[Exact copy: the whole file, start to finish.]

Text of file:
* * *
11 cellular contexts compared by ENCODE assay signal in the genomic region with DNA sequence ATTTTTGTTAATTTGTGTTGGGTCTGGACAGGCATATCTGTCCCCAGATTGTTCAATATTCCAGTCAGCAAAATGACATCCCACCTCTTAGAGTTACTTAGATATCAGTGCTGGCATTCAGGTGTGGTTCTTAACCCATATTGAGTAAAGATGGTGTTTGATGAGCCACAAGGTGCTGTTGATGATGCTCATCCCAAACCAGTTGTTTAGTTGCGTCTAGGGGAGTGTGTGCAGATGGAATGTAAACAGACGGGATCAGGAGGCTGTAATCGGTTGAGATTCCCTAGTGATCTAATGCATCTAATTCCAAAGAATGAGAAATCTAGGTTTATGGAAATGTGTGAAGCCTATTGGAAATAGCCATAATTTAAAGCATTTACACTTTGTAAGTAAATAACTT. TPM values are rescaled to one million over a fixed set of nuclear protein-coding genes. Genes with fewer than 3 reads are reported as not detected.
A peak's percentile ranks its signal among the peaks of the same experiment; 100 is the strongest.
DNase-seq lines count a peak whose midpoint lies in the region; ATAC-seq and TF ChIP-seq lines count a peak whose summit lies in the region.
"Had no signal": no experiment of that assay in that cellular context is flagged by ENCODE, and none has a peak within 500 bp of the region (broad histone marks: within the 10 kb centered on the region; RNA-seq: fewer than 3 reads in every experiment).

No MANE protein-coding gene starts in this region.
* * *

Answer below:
11 cellular contexts compared by ENCODE assay signal in the genomic region with DNA sequence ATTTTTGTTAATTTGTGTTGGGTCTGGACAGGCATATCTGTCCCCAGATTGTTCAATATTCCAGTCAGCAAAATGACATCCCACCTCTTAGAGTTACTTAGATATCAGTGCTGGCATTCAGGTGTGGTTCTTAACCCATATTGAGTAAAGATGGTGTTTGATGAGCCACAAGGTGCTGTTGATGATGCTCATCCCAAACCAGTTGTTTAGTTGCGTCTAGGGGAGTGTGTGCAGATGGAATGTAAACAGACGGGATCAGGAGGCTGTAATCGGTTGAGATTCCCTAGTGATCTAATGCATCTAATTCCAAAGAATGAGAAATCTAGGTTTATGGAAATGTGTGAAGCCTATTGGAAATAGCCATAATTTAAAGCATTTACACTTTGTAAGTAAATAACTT. TPM values are rescaled to one million over a fixed set of nuclear protein-coding genes. Genes with fewer than 3 reads are reported as not detected.
A peak's percentile ranks its signal among the peaks of the same experiment; 100 is the strongest.
DNase-seq lines count a peak whose midpoint lies in the region; ATAC-seq and TF ChIP-seq lines count a peak whose summit lies in the region.
"Had no signal": no experiment of that assay in that cellular context is flagged by ENCODE, and none has a peak within 500 bp of the region (broad histone marks: within the 10 kb centered on the region; RNA-seq: fewer than 3 reads in every experiment).

No MANE protein-coding gene starts in this region.